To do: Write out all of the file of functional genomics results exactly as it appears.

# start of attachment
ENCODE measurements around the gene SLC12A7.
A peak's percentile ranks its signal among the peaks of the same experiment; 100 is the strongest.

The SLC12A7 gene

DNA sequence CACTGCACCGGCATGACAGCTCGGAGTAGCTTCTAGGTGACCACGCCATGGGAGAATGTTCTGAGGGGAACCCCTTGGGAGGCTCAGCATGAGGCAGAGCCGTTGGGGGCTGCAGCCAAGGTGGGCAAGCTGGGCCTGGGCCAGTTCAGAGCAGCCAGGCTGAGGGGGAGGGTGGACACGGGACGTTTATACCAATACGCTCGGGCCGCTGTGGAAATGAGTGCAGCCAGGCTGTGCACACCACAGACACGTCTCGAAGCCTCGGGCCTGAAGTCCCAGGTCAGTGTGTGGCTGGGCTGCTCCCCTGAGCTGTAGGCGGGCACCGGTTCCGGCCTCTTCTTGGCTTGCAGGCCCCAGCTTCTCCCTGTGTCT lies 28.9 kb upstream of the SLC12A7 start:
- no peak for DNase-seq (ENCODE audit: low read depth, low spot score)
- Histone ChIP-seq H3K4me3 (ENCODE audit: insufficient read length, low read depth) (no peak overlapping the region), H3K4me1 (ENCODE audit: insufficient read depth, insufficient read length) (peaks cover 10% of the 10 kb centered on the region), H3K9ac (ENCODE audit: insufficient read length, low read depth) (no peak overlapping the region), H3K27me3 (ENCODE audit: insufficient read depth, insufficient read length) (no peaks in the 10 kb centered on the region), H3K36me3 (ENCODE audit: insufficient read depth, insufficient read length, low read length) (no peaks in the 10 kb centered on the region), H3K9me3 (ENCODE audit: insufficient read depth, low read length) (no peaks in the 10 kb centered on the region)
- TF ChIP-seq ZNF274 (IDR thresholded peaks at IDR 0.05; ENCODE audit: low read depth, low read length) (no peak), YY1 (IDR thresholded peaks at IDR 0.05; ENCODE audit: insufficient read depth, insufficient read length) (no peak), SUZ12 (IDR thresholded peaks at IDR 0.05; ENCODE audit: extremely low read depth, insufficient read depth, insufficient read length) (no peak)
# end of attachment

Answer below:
ENCODE measurements around the gene SLC12A7.
A peak's percentile ranks its signal among the peaks of the same experiment; 100 is the strongest.

The SLC12A7 gene

DNA sequence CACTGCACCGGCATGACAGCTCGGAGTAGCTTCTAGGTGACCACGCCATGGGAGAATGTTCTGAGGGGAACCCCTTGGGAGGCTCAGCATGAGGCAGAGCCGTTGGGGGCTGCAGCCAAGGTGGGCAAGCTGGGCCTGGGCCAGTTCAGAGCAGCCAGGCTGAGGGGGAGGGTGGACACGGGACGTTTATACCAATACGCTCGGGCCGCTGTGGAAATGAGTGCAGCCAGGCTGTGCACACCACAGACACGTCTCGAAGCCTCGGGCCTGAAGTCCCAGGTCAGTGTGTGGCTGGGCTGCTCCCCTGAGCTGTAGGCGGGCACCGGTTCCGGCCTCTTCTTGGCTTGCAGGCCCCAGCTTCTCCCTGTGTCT lies 28.9 kb upstream of the SLC12A7 start:
- no peak for DNase-seq (ENCODE audit: low read depth, low spot score)
- Histone ChIP-seq H3K4me3 (ENCODE audit: insufficient read length, low read depth) (no peak overlapping the region), H3K4me1 (ENCODE audit: insufficient read depth, insufficient read length) (peaks cover 10% of the 10 kb centered on the region), H3K9ac (ENCODE audit: insufficient read length, low read depth) (no peak overlapping the region), H3K27me3 (ENCODE audit: insufficient read depth, insufficient read length) (no peaks in the 10 kb centered on the region), H3K36me3 (ENCODE audit: insufficient read depth, insufficient read length, low read length) (no peaks in the 10 kb centered on the region), H3K9me3 (ENCODE audit: insufficient read depth, low read length) (no peaks in the 10 kb centered on the region)
- TF ChIP-seq ZNF274 (IDR thresholded peaks at IDR 0.05; ENCODE audit: low read depth, low read length) (no peak), YY1 (IDR thresholded peaks at IDR 0.05; ENCODE audit: insufficient read depth, insufficient read length) (no peak), SUZ12 (IDR thresholded peaks at IDR 0.05; ENCODE audit: extremely low read depth, insufficient read depth, insufficient read length) (no peak)